Vallejo, CA

Tactics Used

Buyer Arrests
Reverse stings
Auto seizure
Community service
Public education
Neighborhood action
SOAP orders
John school
Web stings
License suspension

Vallejo is a city of approximately 120,000 residents, situated west of Sacramento in northern California’s Solano County, near Fairfield and Benicia. The city has been known for its robust commercial sex trade for decades.  A wide range of local problems and ancillary crimes associated with prostitution have been documented, such as kidnapping, murder, rape, sex trafficking, and robbery.  For example, in 2013, a woman who was working as a street prostitute was enticed into a stolen car, and then was forced at gunpoint to disrobe.  The man fired the gun in the air to intimidate the victim, and then said he was now her pimp.  In 2006, a man was arrested for the 1993 murder of a woman in Sacramento was linked via DNA evidence to the stabbing murder of a prostituted woman in Vallejo in 1988.  In 2011, three men who engaged a prostituted woman were assaulted and robbed by masked assailants when they went to her apartment.  In 2013, a man was arrested and charged with the kidnapping and repeated rape of a woman lured from Kentucky to Vallejo with promises of a modeling career.  Upon arriving in Vallejo, the woman was told that she would be working as a prostitute for the man.  When she refused, the man physically assaulted her and raped her several times, and refused to let her leave the residence.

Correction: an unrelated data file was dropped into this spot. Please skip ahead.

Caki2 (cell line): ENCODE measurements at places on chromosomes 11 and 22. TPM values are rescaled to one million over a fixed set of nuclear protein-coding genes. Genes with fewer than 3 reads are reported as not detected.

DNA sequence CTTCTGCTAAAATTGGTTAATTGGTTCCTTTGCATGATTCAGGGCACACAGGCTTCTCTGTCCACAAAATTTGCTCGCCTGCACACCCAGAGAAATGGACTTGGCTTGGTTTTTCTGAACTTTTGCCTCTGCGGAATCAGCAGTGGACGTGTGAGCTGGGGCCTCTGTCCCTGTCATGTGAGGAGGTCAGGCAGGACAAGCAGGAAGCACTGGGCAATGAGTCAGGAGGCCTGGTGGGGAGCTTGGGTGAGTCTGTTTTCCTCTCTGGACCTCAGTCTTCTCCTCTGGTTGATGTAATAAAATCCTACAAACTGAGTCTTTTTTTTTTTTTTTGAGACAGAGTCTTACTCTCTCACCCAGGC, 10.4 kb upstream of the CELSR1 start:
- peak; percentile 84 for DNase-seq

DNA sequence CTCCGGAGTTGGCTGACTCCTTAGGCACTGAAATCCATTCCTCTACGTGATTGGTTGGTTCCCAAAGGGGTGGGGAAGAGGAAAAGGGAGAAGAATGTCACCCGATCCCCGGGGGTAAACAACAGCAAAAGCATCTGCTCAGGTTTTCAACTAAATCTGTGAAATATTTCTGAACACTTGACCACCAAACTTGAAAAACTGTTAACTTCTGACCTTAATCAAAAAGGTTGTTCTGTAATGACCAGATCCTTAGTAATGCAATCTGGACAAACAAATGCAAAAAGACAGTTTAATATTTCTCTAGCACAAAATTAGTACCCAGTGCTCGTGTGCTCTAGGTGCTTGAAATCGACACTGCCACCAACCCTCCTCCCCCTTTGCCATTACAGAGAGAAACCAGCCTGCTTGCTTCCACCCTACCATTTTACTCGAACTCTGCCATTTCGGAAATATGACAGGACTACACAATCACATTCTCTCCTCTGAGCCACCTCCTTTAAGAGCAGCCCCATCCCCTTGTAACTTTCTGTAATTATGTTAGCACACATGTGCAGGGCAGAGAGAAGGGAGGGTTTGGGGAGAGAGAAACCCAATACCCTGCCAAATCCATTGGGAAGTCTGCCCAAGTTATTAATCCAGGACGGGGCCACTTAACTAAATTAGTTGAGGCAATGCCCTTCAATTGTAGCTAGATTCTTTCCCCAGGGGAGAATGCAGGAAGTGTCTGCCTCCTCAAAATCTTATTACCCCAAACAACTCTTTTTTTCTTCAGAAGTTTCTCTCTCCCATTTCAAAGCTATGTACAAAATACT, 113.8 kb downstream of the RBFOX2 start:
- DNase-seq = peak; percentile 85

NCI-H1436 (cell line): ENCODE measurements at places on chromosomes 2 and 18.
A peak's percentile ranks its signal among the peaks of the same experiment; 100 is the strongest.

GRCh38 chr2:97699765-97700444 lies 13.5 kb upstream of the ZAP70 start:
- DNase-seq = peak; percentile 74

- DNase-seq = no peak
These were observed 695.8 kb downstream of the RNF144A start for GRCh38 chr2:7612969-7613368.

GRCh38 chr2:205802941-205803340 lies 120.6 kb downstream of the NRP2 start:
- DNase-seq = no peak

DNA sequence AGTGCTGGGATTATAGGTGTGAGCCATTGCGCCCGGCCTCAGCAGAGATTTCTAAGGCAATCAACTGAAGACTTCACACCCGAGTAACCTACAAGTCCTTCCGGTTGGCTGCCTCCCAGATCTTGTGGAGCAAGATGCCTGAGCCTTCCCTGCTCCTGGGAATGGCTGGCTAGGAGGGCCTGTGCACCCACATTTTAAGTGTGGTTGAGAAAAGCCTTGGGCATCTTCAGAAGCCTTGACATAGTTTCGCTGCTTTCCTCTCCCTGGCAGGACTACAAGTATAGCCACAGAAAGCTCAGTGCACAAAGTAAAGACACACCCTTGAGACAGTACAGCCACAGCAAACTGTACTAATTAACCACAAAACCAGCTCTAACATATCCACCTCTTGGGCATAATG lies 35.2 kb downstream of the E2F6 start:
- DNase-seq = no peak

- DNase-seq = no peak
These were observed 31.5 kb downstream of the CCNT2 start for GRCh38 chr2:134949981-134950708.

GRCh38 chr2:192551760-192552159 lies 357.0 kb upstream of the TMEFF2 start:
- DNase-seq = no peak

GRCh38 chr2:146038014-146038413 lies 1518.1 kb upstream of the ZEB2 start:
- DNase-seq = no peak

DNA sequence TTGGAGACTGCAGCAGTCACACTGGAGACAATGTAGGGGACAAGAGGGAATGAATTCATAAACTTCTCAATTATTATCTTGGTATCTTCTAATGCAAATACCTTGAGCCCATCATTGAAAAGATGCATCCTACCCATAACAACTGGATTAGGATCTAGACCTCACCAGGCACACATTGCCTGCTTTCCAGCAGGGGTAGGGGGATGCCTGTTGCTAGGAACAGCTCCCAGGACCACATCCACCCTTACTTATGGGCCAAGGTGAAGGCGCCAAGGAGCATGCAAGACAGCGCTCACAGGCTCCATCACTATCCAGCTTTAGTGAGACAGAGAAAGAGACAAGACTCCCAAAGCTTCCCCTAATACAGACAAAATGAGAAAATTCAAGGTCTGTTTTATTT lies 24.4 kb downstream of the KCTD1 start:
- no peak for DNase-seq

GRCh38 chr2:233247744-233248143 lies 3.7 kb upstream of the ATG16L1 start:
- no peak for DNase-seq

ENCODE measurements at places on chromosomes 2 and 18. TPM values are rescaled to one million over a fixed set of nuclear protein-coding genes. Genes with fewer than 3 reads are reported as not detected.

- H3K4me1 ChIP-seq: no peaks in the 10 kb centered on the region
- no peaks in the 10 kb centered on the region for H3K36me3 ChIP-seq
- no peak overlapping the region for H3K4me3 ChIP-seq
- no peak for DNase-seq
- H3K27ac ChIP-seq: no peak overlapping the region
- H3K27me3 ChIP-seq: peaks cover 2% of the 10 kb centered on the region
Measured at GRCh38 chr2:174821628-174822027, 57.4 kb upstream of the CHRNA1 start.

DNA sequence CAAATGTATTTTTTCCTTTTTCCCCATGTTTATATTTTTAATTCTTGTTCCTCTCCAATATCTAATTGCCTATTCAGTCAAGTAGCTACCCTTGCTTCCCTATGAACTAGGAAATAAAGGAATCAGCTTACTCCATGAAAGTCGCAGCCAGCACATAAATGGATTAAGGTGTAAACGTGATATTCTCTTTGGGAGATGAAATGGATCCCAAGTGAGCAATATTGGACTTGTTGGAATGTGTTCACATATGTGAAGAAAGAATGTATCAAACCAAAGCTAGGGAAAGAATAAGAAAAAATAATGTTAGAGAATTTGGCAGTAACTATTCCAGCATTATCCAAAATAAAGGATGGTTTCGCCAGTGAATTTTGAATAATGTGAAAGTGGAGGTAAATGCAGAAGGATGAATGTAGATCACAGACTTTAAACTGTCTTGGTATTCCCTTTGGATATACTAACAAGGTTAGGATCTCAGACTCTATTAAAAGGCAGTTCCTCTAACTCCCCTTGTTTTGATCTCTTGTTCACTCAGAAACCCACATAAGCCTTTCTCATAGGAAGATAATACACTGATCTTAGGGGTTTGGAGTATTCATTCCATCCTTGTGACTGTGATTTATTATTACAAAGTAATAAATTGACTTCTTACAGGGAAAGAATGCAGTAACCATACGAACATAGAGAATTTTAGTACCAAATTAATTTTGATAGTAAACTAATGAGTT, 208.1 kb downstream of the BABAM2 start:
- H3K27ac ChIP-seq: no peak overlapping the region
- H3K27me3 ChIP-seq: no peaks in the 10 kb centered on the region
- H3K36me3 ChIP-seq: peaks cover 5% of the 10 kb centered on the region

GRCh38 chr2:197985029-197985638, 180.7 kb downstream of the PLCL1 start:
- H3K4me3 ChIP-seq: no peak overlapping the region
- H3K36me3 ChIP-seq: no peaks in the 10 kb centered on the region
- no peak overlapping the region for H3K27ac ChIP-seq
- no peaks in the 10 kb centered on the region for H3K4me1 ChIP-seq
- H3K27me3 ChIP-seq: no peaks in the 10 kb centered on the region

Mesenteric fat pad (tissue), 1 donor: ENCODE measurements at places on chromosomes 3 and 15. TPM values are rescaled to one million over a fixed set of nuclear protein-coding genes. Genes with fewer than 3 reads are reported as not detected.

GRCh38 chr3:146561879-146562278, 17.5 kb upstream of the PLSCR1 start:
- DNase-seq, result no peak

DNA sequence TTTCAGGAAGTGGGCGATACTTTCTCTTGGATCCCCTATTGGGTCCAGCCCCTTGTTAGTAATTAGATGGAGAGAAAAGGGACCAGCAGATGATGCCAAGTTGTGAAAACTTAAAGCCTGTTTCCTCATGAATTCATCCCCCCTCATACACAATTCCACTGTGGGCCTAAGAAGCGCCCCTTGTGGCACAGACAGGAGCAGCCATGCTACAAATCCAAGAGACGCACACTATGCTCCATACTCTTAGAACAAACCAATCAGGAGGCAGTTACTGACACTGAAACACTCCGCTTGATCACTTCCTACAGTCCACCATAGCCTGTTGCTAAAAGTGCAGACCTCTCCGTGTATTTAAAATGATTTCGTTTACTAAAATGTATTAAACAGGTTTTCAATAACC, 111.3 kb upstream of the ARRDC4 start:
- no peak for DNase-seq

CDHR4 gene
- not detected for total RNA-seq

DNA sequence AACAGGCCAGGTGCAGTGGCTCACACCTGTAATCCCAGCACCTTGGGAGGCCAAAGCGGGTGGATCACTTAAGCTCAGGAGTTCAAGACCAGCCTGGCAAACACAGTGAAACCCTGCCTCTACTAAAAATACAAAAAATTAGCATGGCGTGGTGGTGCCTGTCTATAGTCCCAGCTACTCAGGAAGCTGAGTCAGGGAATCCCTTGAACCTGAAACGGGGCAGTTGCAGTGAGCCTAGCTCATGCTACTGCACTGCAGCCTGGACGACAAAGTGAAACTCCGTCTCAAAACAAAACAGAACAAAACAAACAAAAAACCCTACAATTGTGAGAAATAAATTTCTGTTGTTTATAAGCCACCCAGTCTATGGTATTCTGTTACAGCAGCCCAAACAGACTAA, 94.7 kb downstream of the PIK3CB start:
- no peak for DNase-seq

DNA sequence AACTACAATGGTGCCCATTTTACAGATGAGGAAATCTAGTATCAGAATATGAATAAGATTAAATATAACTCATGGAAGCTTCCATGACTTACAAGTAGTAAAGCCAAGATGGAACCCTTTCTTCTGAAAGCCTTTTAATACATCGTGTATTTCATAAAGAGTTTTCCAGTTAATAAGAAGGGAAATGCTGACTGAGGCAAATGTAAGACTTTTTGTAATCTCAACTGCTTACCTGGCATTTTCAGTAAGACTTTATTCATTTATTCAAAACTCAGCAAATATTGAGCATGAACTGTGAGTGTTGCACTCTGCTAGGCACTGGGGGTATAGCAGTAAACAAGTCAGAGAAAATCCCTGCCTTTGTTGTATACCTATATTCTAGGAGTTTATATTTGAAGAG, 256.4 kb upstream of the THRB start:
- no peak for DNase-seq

Vallejo was among the first communities in the U.S. to launch organized neighborhood action that specifically focused on demand, in 1980.  Reverse stings were conducted at least as early as 1985, and the identities of arrested sex buyers were publicized. Neighborhood organizations have been active in working with police and conducting independent efforts to combat demand for prostitution.

Since the 2000s, Vallejo has faced financial problems that have created additional challenges in their anti-prostitution efforts.  Due to budget cuts, the police department eliminated its vice unit, and the downsized police department’s remaining resources are stretched so that reverse stings occur less often.  The city has attempted to compensate for reduced resources through creativity and partnerships with community organizations.  Collaboration with other agencies helps to defray expenses.  For example, in June, 2013 the Vallejo Police Department partnered with law enforcement from the California Highway Patrol, Solano County Sheriff’s Office and Solano County Probation Office during Vallejo’s month-long “Operation Goodwill.”  Pursuant to that operation, the team conducted a five-hour reverse sting operation on June 7, that resulted in the arrest of five sex buyers whose names and ages were released, and whose vehicles were seized and towed.

At one point, a Vallejo Police Department officer and staff from a nonprofit organization, Rosewood House, travelled to San Francisco to observe the First Offender Prostitution Program’s john school, and to meet with program staff.  They recommended that Vallejo adopt a similar model, but reportedly, the District Attorney did not approve of the plan and the city did not move forward on planning a john school.


Key Partners

  • Vallejo Police Department
  • Prostitution Task Force, Vallejo Campaign Against Prostitution
  • Neighborhood organizations
    • Fighting Back Partnership
    • Ohio Street Watchdogs
    • Kentucky Street Watch Owls

Key Sources

State California
Type City
Population 115552
Comments are closed.